Does a surrogate mother share DNA with the baby?

Surrogate StepsSurrogate Steps By Surrogate Steps
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People often want to know if a surrogate mother shares DNA with the baby they carry – the surrogate mother, of course, being the woman carrying the pregnancy for the intended parents. It’s a common and valid question for both intended parents and gestational carriers, as issues surrounding DNA, genetics, and parenthood are very important for all parties in surrogacy.

Both the surrogate and the intended parents typically come to this question with the hope that the surrogate mother does NOT share DNA with the baby. The good news is that most surrogate mothers do NOT, in fact, share DNA with the baby.

While the answer you’re looking for may be as simple as that, we want everyone contemplating surrogacy to have a complete understanding of what this means for you, the baby, and any other involved party.

For the rest of this article, we will explain everything you need to know about the DNA of surrogate babies.

Surrogate Baby DNA

The genetic relation between the baby and the surrogate can be confusing, especially if you are unfamiliar with the modern surrogacy process.

For good reason, many people naively assume that a surrogate baby is always genetically related to the gestational carrier. While this can be true, it is usually not the case in present-day surrogacies in the united states due to IVF technology.

Ultimately, whether or not the surrogate will have any genetic relationship to the child depends on the type of surrogacy.

Gestational Surrogacy vs. Traditional Surrogacy

Broadly speaking, there are two types of surrogacy.

  • Gestational surrogacy: A process where one person (the surrogate/gestational carrier), who did not provide the egg used in the creation of the embryo, carries a fetus through pregnancy for another person or couple. In gestational surrogacy, the egg comes from the intended parent’s or donor’s eggs. Surrogate Steps Does This.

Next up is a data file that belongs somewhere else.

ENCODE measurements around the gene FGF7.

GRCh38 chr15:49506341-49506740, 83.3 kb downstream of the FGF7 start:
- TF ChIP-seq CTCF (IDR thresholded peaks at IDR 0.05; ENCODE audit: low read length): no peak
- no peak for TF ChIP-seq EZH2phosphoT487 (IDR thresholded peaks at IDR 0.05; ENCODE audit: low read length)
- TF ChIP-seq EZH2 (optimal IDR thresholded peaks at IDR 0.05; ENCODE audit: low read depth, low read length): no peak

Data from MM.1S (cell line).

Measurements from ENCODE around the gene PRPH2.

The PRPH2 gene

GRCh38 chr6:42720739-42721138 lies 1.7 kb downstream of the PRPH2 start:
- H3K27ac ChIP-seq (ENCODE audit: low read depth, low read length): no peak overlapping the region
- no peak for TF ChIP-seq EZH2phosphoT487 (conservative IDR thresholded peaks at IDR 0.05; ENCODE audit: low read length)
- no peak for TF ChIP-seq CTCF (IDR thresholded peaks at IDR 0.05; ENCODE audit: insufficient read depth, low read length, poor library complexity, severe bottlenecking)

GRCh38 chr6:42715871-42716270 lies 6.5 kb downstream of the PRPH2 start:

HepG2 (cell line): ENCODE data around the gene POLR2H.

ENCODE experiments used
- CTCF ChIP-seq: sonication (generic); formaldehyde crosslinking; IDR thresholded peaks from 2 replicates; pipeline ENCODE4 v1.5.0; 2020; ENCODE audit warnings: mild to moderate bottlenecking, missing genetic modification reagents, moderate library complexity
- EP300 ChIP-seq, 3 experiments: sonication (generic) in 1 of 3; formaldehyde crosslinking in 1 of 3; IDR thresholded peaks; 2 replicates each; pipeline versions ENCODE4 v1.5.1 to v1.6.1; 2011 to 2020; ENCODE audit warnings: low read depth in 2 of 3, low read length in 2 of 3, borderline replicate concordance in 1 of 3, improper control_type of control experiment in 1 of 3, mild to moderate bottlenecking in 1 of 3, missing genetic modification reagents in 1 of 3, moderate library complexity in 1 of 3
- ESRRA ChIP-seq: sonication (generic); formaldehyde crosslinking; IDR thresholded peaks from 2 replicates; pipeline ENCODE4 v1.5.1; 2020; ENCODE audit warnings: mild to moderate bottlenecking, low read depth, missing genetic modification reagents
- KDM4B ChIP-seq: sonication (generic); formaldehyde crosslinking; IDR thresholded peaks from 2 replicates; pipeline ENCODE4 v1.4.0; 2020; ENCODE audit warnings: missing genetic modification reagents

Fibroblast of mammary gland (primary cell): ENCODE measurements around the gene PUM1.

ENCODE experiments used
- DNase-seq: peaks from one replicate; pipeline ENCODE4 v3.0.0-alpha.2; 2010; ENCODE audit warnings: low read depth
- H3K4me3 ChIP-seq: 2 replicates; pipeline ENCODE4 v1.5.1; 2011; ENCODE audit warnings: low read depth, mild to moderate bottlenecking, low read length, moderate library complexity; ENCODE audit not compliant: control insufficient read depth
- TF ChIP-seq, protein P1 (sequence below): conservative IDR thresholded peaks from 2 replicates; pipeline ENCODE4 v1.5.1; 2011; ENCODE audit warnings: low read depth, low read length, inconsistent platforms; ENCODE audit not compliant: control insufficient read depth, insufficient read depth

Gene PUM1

• Traditional surrogacy: In traditional surrogacy, the surrogate uses her own eggs and is thus genetically related to the child. Surrogate Steps Does NOT Do This.

What does all this mean this mean for the surrogate baby’s DNA?

In gestational surrogacy, the surrogate and the child do NOT share DNA or a genetic relation because another woman’s eggs are used. In traditional surrogacy, the baby ad surrogate indeed share DNA, because the surrogate’s own egg is used in creating the pregnancy.

While traditional surrogacy may be practiced in other countries, there are few, if any, legitimate surrogacy programs that will provide services for traditional surrogacy. At Surrogate Steps, we only practice gestational surrogacy, and thus none of our surrogates are genetically related to the baby they carry.

Why Gestational Surrogacy is Preferred

As mentioned, Surrogate Steps and all other reputable surrogacy programs in the US only provide gestational surrogacy, and for good reason. There are a number of reasons why this is important, but it all boils down to the fact that the surrogate mother is NOT genetically related to the surrogate baby – and is often (though not always) genetically related to one or more intended parents.

This complete separation of surrogate-baby DNA is an important point because it protects everyone involved in the process. Gestational surrogacy protects the involved parties in two main ways.

If you are contemplating becoming a carrier or a parent through surrogacy, it’s worth considering how important these points are in providing you with the necessary emotional and legal protection.

Emotional Separation